This sample essay on Vera Wang Papers provides important aspects of the issue and arguments for and against as well as the needed facts. Read on this essay’s introduction, body paragraphs, and conclusion.
CHARACTERISTICS OF BUSINESS LEADERSHIP: VERA WANG Describe the business leader’s primary business or businesses, highlighting how the leader got started and analyze the leader’s three (3) major business challenges in establishing and/or running the company. Vera Wang began her career in the fashion industry in 1971, working her way up the corporate ladder to Senior Editor for Vogue.
In 1987, she began working for Ralph Lauren, dealing primarily with accessories. In 1987, out of frustration with the lack of options to suit her sophisticated taste, she designed her own wedding gown, commissioning a seamstress to assemble it.
This inspired her to launch Vera Wang Bridal House Ltd. , in the Carlisle Hotel on Madison Avenue, New York City. Her primary target was upper class clientel, initially offering bridal gowns by designers such as Guy Laroche, Arnold Scaasi, Christian Dior and Carolina Herrena.
Her background spawned her birth as a real player into the fashion world: the discipline she learned from competitive ice skating; the trips to Paris for fashion shows with her mother, as a child; her high-priced education; the mentors she acquired during her career at Vogue and with Ralph Lauren, who broadened her knowledge of fashion.
Her background and understanding for the need to fill a niche, in the fashion industry, fuels her passion for designing elegant apparel.
Challenge No. 1: Her father removed the burden of start-up costs by giving her $4 million to begin her venture. $1 million was invested to redecorate the two story soon-to-be boutique, while she and her right hand man, Chet Hazzard, sold bridal gowns from a hotel suite, in 1990. CHARACTERISTICS OF BUSINESS LEADERSHIP: VERA WANG In a relatively short amount of time, Vera Wang was custom designing bridal gowns for a market of wealthy clients.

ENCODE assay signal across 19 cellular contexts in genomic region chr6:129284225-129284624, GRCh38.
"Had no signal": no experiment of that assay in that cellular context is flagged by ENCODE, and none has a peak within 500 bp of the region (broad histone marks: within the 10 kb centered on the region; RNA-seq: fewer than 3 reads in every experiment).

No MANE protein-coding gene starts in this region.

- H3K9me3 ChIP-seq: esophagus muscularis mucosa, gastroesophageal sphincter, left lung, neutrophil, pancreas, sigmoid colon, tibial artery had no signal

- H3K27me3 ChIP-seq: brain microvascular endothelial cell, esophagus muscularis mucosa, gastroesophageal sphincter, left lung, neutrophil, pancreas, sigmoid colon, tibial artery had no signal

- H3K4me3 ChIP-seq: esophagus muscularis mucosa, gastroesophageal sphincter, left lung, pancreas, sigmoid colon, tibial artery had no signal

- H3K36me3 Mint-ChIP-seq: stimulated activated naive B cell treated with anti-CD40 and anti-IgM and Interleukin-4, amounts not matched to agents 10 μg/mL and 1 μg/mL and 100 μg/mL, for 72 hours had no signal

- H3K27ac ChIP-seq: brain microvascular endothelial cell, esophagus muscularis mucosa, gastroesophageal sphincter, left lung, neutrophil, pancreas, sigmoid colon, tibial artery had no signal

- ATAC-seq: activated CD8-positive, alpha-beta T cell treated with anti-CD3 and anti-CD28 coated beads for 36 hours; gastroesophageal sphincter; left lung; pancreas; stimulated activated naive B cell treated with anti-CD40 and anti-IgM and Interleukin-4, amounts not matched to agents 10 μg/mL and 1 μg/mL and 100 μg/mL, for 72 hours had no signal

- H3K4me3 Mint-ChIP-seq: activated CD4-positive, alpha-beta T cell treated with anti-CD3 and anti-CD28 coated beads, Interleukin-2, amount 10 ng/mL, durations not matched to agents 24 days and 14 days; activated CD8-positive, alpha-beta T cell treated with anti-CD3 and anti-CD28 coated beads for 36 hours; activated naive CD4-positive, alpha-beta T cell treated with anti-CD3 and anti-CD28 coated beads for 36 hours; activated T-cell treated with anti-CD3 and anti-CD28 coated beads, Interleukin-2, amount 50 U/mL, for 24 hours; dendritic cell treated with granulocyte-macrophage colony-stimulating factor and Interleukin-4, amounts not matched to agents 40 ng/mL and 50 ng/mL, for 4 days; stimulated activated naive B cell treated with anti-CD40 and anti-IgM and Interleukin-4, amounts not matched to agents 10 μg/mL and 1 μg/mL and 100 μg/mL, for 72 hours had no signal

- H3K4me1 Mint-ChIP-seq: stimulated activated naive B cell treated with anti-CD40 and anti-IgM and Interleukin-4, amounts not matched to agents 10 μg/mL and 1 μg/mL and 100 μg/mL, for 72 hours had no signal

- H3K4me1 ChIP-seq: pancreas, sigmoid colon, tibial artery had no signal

Challenge No. 2: Upon the opening of her bridal boutique, Vogue ran a six page spread about Mrs. Wang. This reduced the burden of initial marketing/advertising for her new company, as it attracted a wealth of eager brides-to-be. Thanks to Vogue’s article, she’d made a name for herself, before she’d really done much to plant herself in the fashion design industry. Her philosophy in business was to create a lifestyle of luxury and sophistication for women. By 2000, Vera Wang was worth an estimated $80 million, after adding to her product lines.
Evening gowns, both modern and elegant, were worn by celebrities to special events, providing her with a massive amount of advertising, as her gowns were flashed all over national television and news articles. Bridesmaids dresses were introduced. She’d signed licensing agreements for shoes (Rossimoda), furs (Newmont Group) and fragrance (Unilever), all before the year 2000. $10 million in sales in 1995 to a value of an estimated $80 million in 2000, is clearly an indicator that Vera Wang understood the need for growth with demand. She’d opened her second fullsize boutique in 1998. Her first fashion show was held in New York in 1998, as well.
Another boost to global brand identity was her 1994 handbeaded ensemble, worn by figure skater, Nancy Kerrigan, at the 1994 Olympics. There was no shortage of public recognition, whereas marketing and advertising proves to be very costly for business owners, particularly at start-up. CHARACTERISTICS OF BUSINESS LEADERSHIP: VERA WANG By 1994, she’d expanded by selling bridal and formal wear at upscale department stores, such as Saks Fifth Avenue and Neiman Marcus. Made-to-order couture designs, lingerie, jewelry, eyewear, footwear, sportswear and home products were added to broaden the product line, over the course of several years.
By 2002, Vera Wang had two factories, one in Florida and one in Ohio. By that time, she also owned dozens of boutiques. Her desire to reach all classes of clientel led her to release her wedding guide: Vera Wang on Weddings, in 2001. She realized that not everyone could afford a Vera Wang gown. This was the means to reach out to those who wouldn’t buy a Vera Wang gown. In 2006, she furthered her efforts to reach a broader base of clientel by releasing the Vera Wang Read-to-Wear line, which she claims to have taken a financial loss in. Her plan is to make her product “widely known and widely worn”.
The Ready-to-Wear line is exclusively featured at Kohl’s department store, affordable to the less wealthy customer. Challenge No. 3: Another challenge Vera Wang has faced is the shorter turn around times between shipments of new lines. She’s had to adjust her line of thinking and operations to suit the need for a new line, every couple of months, rather than the twice a year that it once was. This also reduces the time to select which pieces will be successful, in each new line, increasing the risk for poor sales, should they make the wrong choices in these selections.